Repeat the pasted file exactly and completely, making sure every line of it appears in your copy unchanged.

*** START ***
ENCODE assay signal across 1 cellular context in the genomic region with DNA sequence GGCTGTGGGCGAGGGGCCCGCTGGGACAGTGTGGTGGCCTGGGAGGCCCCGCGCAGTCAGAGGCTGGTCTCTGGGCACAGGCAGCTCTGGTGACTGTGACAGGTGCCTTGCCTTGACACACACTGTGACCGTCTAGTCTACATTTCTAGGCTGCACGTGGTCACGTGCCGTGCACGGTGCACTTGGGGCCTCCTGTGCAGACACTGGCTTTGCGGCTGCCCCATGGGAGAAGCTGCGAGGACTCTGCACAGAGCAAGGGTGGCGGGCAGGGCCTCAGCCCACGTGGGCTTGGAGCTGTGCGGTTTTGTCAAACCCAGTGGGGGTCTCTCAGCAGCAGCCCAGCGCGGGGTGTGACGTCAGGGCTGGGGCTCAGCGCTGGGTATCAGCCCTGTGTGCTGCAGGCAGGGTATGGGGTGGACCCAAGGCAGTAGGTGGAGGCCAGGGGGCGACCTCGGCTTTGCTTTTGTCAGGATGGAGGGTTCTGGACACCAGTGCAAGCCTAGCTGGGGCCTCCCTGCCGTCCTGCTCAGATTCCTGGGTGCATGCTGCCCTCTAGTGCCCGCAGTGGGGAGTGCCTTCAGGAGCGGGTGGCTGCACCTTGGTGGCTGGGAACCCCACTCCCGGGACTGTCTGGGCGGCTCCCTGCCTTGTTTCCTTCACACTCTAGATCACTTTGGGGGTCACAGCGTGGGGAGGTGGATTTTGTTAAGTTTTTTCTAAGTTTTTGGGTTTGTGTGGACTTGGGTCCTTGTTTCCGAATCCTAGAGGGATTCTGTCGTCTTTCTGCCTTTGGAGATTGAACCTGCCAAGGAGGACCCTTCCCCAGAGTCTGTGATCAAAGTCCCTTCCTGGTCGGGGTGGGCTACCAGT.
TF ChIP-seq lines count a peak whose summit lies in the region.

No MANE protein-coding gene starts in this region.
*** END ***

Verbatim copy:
ENCODE assay signal across 1 cellular context in the genomic region with DNA sequence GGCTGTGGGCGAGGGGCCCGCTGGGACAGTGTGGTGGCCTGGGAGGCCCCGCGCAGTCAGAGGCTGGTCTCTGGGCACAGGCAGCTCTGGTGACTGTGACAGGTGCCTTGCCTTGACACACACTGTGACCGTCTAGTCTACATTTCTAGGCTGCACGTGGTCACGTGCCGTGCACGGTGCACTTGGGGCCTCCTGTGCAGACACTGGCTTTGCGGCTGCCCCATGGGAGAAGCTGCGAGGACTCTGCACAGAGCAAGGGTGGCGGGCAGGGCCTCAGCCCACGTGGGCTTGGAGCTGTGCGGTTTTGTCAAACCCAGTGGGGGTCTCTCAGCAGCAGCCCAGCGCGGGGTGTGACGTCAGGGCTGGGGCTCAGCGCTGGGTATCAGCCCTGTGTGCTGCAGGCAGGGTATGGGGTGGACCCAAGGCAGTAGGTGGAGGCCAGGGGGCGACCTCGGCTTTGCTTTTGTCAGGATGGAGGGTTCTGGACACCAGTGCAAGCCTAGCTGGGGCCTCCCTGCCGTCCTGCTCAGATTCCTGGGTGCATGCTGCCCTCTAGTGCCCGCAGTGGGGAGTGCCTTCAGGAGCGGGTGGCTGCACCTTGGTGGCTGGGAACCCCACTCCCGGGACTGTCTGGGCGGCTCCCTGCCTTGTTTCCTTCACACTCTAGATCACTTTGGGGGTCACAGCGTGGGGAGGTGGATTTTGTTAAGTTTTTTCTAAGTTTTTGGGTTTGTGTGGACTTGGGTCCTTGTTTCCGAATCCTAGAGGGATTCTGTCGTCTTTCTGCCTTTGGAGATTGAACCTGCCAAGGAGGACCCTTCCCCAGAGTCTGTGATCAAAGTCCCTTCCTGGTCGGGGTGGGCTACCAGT.
TF ChIP-seq lines count a peak whose summit lies in the region.

No MANE protein-coding gene starts in this region.